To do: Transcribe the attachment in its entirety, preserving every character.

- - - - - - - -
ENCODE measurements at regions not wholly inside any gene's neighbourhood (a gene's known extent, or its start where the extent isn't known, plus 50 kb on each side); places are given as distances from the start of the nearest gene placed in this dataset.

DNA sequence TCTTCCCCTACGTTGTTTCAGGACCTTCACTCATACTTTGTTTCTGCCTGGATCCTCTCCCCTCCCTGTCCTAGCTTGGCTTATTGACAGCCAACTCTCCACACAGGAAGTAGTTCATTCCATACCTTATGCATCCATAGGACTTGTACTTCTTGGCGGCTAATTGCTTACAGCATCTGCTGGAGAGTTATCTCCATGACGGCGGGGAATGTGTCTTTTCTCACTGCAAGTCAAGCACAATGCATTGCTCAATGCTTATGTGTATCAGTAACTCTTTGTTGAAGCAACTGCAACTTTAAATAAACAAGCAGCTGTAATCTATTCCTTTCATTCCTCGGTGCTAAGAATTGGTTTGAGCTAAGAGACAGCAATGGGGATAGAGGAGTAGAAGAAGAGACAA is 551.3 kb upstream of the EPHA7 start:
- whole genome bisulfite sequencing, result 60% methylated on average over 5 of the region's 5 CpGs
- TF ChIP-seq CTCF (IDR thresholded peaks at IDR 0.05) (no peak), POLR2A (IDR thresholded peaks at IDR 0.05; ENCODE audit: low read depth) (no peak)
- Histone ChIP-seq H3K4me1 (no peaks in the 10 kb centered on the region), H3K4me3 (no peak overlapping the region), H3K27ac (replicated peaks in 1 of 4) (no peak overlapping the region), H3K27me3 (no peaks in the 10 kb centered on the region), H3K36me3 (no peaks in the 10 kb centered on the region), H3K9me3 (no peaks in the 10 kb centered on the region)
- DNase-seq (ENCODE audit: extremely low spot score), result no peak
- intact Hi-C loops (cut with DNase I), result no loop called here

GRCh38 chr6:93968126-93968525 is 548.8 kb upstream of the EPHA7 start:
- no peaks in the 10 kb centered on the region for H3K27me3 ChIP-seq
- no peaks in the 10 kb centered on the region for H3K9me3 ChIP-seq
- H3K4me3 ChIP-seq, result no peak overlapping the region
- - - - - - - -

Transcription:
ENCODE measurements at regions not wholly inside any gene's neighbourhood (a gene's known extent, or its start where the extent isn't known, plus 50 kb on each side); places are given as distances from the start of the nearest gene placed in this dataset.

DNA sequence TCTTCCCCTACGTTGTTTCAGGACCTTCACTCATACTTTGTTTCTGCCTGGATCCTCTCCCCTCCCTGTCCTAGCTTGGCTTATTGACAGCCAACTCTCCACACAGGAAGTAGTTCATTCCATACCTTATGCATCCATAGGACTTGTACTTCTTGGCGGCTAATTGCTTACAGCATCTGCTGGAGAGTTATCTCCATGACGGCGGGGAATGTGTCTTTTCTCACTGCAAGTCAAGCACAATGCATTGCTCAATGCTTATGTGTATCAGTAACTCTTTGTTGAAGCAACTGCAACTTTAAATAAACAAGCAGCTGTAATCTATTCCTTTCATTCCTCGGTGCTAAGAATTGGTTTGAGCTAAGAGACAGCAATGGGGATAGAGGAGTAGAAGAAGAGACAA is 551.3 kb upstream of the EPHA7 start:
- whole genome bisulfite sequencing, result 60% methylated on average over 5 of the region's 5 CpGs
- TF ChIP-seq CTCF (IDR thresholded peaks at IDR 0.05) (no peak), POLR2A (IDR thresholded peaks at IDR 0.05; ENCODE audit: low read depth) (no peak)
- Histone ChIP-seq H3K4me1 (no peaks in the 10 kb centered on the region), H3K4me3 (no peak overlapping the region), H3K27ac (replicated peaks in 1 of 4) (no peak overlapping the region), H3K27me3 (no peaks in the 10 kb centered on the region), H3K36me3 (no peaks in the 10 kb centered on the region), H3K9me3 (no peaks in the 10 kb centered on the region)
- DNase-seq (ENCODE audit: extremely low spot score), result no peak
- intact Hi-C loops (cut with DNase I), result no loop called here

GRCh38 chr6:93968126-93968525 is 548.8 kb upstream of the EPHA7 start:
- no peaks in the 10 kb centered on the region for H3K27me3 ChIP-seq
- no peaks in the 10 kb centered on the region for H3K9me3 ChIP-seq
- H3K4me3 ChIP-seq, result no peak overlapping the region